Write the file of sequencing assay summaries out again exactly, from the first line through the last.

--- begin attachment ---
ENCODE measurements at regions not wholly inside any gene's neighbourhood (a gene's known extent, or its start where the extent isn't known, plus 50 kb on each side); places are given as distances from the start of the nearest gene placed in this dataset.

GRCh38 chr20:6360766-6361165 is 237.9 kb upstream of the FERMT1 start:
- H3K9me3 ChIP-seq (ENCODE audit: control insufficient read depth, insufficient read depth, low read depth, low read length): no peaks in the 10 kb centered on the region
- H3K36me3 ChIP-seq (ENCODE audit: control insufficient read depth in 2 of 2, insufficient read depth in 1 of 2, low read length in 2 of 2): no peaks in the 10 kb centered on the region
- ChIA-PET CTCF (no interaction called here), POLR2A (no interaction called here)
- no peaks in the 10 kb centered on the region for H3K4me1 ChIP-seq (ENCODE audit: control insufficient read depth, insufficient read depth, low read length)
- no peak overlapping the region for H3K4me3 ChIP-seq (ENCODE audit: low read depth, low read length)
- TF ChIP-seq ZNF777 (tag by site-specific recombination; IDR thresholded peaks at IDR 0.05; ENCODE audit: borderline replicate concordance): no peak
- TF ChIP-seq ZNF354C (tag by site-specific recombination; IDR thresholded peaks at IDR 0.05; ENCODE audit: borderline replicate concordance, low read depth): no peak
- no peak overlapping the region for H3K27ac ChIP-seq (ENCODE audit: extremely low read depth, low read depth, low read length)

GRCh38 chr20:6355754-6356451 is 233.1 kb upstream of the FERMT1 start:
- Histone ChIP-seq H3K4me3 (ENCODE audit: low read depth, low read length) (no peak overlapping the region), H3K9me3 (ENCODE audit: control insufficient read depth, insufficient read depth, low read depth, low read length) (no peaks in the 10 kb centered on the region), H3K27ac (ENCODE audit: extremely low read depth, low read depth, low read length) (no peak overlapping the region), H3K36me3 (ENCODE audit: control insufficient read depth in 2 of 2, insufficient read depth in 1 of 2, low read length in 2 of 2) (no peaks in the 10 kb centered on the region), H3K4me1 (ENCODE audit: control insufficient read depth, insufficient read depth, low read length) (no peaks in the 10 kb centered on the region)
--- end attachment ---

ENCODE measurements at regions not wholly inside any gene's neighbourhood (a gene's known extent, or its start where the extent isn't known, plus 50 kb on each side); places are given as distances from the start of the nearest gene placed in this dataset.

GRCh38 chr20:6360766-6361165 is 237.9 kb upstream of the FERMT1 start:
- H3K9me3 ChIP-seq (ENCODE audit: control insufficient read depth, insufficient read depth, low read depth, low read length): no peaks in the 10 kb centered on the region
- H3K36me3 ChIP-seq (ENCODE audit: control insufficient read depth in 2 of 2, insufficient read depth in 1 of 2, low read length in 2 of 2): no peaks in the 10 kb centered on the region
- ChIA-PET CTCF (no interaction called here), POLR2A (no interaction called here)
- no peaks in the 10 kb centered on the region for H3K4me1 ChIP-seq (ENCODE audit: control insufficient read depth, insufficient read depth, low read length)
- no peak overlapping the region for H3K4me3 ChIP-seq (ENCODE audit: low read depth, low read length)
- TF ChIP-seq ZNF777 (tag by site-specific recombination; IDR thresholded peaks at IDR 0.05; ENCODE audit: borderline replicate concordance): no peak
- TF ChIP-seq ZNF354C (tag by site-specific recombination; IDR thresholded peaks at IDR 0.05; ENCODE audit: borderline replicate concordance, low read depth): no peak
- no peak overlapping the region for H3K27ac ChIP-seq (ENCODE audit: extremely low read depth, low read depth, low read length)

GRCh38 chr20:6355754-6356451 is 233.1 kb upstream of the FERMT1 start:
- Histone ChIP-seq H3K4me3 (ENCODE audit: low read depth, low read length) (no peak overlapping the region), H3K9me3 (ENCODE audit: control insufficient read depth, insufficient read depth, low read depth, low read length) (no peaks in the 10 kb centered on the region), H3K27ac (ENCODE audit: extremely low read depth, low read depth, low read length) (no peak overlapping the region), H3K36me3 (ENCODE audit: control insufficient read depth in 2 of 2, insufficient read depth in 1 of 2, low read length in 2 of 2) (no peaks in the 10 kb centered on the region), H3K4me1 (ENCODE audit: control insufficient read depth, insufficient read depth, low read length) (no peaks in the 10 kb centered on the region)